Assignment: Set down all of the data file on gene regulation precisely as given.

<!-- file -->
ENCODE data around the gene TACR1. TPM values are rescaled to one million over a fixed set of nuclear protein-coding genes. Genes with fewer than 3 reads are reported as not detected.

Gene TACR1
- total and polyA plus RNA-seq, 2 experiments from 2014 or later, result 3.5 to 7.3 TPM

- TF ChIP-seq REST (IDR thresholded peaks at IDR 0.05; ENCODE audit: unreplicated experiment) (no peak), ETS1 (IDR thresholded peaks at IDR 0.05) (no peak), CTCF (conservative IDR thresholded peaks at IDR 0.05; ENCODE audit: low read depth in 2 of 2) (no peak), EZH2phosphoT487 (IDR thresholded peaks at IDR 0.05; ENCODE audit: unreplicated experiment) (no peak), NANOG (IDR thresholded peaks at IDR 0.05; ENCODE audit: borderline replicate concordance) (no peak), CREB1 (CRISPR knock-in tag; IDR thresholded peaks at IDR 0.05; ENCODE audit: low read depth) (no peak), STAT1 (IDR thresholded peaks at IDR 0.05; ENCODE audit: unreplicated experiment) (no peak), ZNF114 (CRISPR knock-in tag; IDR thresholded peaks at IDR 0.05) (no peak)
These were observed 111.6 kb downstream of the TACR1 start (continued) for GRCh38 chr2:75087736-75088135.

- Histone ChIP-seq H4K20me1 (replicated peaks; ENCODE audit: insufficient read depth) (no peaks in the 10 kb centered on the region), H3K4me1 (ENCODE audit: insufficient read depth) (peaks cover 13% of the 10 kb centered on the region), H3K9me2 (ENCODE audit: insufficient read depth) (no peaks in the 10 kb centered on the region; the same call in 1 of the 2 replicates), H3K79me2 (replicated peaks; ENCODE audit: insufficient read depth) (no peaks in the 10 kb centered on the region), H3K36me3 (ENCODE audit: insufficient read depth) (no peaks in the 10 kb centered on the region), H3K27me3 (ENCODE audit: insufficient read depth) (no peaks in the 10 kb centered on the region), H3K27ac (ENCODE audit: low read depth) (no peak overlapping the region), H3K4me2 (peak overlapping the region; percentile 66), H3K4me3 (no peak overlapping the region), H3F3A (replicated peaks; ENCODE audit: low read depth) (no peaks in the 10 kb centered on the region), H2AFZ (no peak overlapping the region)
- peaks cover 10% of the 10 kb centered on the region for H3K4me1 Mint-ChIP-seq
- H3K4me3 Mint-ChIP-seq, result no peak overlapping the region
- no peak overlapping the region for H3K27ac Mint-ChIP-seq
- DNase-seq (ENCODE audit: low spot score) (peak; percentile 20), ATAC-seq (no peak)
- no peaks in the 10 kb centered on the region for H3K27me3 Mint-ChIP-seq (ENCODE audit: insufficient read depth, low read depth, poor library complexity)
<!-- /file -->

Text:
ENCODE data around the gene TACR1. TPM values are rescaled to one million over a fixed set of nuclear protein-coding genes. Genes with fewer than 3 reads are reported as not detected.

Gene TACR1
- total and polyA plus RNA-seq, 2 experiments from 2014 or later, result 3.5 to 7.3 TPM

- TF ChIP-seq REST (IDR thresholded peaks at IDR 0.05; ENCODE audit: unreplicated experiment) (no peak), ETS1 (IDR thresholded peaks at IDR 0.05) (no peak), CTCF (conservative IDR thresholded peaks at IDR 0.05; ENCODE audit: low read depth in 2 of 2) (no peak), EZH2phosphoT487 (IDR thresholded peaks at IDR 0.05; ENCODE audit: unreplicated experiment) (no peak), NANOG (IDR thresholded peaks at IDR 0.05; ENCODE audit: borderline replicate concordance) (no peak), CREB1 (CRISPR knock-in tag; IDR thresholded peaks at IDR 0.05; ENCODE audit: low read depth) (no peak), STAT1 (IDR thresholded peaks at IDR 0.05; ENCODE audit: unreplicated experiment) (no peak), ZNF114 (CRISPR knock-in tag; IDR thresholded peaks at IDR 0.05) (no peak)
These were observed 111.6 kb downstream of the TACR1 start (continued) for GRCh38 chr2:75087736-75088135.

- Histone ChIP-seq H4K20me1 (replicated peaks; ENCODE audit: insufficient read depth) (no peaks in the 10 kb centered on the region), H3K4me1 (ENCODE audit: insufficient read depth) (peaks cover 13% of the 10 kb centered on the region), H3K9me2 (ENCODE audit: insufficient read depth) (no peaks in the 10 kb centered on the region; the same call in 1 of the 2 replicates), H3K79me2 (replicated peaks; ENCODE audit: insufficient read depth) (no peaks in the 10 kb centered on the region), H3K36me3 (ENCODE audit: insufficient read depth) (no peaks in the 10 kb centered on the region), H3K27me3 (ENCODE audit: insufficient read depth) (no peaks in the 10 kb centered on the region), H3K27ac (ENCODE audit: low read depth) (no peak overlapping the region), H3K4me2 (peak overlapping the region; percentile 66), H3K4me3 (no peak overlapping the region), H3F3A (replicated peaks; ENCODE audit: low read depth) (no peaks in the 10 kb centered on the region), H2AFZ (no peak overlapping the region)
- peaks cover 10% of the 10 kb centered on the region for H3K4me1 Mint-ChIP-seq
- H3K4me3 Mint-ChIP-seq, result no peak overlapping the region
- no peak overlapping the region for H3K27ac Mint-ChIP-seq
- DNase-seq (ENCODE audit: low spot score) (peak; percentile 20), ATAC-seq (no peak)
- no peaks in the 10 kb centered on the region for H3K27me3 Mint-ChIP-seq (ENCODE audit: insufficient read depth, low read depth, poor library complexity)